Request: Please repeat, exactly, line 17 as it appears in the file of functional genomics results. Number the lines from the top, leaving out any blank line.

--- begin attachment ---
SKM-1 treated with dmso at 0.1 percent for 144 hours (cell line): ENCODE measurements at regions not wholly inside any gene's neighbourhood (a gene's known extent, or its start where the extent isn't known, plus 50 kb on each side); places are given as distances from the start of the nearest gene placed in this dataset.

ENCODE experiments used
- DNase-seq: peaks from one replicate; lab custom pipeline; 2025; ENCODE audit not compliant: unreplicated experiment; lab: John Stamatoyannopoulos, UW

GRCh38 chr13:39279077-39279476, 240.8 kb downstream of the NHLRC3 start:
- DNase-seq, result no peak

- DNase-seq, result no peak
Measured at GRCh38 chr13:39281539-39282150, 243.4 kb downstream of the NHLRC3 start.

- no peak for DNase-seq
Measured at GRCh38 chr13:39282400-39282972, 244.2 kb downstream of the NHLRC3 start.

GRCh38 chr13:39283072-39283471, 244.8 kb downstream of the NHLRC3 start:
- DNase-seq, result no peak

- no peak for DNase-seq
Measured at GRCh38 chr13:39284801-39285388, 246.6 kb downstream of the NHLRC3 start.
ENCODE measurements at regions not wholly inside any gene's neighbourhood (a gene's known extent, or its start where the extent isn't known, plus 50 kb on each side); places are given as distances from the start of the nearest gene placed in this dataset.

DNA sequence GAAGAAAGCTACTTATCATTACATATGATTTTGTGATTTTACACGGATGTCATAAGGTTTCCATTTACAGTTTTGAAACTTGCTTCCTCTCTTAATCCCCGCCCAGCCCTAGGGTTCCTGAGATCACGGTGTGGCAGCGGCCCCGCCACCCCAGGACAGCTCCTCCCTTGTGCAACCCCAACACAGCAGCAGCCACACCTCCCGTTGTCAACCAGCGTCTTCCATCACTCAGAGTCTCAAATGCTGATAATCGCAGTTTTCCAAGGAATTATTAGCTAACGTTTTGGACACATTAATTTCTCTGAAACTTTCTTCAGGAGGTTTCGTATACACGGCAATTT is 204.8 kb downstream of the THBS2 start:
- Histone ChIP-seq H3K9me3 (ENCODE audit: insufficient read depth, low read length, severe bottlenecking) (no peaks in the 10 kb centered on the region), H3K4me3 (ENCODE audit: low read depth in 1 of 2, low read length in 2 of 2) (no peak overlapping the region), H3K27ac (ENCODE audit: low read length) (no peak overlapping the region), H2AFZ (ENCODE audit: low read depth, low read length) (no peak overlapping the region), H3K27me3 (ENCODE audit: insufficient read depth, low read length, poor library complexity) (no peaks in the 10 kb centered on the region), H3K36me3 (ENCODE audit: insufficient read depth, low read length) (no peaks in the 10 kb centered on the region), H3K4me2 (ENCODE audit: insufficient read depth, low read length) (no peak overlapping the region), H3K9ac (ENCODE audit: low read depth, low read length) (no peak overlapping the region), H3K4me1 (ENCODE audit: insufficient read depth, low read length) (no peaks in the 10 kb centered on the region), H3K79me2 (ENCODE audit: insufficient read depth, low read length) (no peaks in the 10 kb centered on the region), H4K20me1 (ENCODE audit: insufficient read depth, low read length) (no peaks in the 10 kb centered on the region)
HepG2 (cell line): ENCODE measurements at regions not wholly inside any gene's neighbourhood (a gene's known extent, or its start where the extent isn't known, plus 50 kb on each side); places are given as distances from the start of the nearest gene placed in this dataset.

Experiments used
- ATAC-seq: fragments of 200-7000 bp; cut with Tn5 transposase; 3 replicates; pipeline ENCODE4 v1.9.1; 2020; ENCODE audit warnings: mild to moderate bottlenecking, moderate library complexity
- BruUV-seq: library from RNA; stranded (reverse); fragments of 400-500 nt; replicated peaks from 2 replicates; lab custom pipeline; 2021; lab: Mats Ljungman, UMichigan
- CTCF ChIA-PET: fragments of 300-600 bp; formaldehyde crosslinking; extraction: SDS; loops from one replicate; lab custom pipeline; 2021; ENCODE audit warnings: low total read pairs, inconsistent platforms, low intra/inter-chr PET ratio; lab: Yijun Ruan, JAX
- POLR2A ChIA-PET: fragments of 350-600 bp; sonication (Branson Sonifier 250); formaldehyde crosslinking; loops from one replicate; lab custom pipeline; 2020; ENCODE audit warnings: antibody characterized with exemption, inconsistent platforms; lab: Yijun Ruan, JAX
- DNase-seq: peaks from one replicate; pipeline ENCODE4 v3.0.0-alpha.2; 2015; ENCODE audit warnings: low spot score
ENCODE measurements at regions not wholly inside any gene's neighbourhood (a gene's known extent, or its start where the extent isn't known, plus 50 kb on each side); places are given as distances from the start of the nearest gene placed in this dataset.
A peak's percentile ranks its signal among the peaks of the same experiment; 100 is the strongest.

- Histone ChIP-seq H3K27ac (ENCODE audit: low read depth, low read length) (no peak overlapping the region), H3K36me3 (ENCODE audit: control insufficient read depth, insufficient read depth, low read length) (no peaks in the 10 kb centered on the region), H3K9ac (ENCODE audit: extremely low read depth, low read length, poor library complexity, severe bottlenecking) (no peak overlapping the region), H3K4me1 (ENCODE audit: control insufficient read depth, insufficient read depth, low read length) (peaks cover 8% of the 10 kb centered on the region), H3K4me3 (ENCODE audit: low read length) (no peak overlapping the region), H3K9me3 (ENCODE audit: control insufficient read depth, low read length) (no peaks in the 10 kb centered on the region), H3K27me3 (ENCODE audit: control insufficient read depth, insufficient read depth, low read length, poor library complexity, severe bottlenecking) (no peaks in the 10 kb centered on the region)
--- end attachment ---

HepG2 (cell line): ENCODE measurements at regions not wholly inside any gene's neighbourhood (a gene's known extent, or its start where the extent isn't known, plus 50 kb on each side); places are given as distances from the start of the nearest gene placed in this dataset.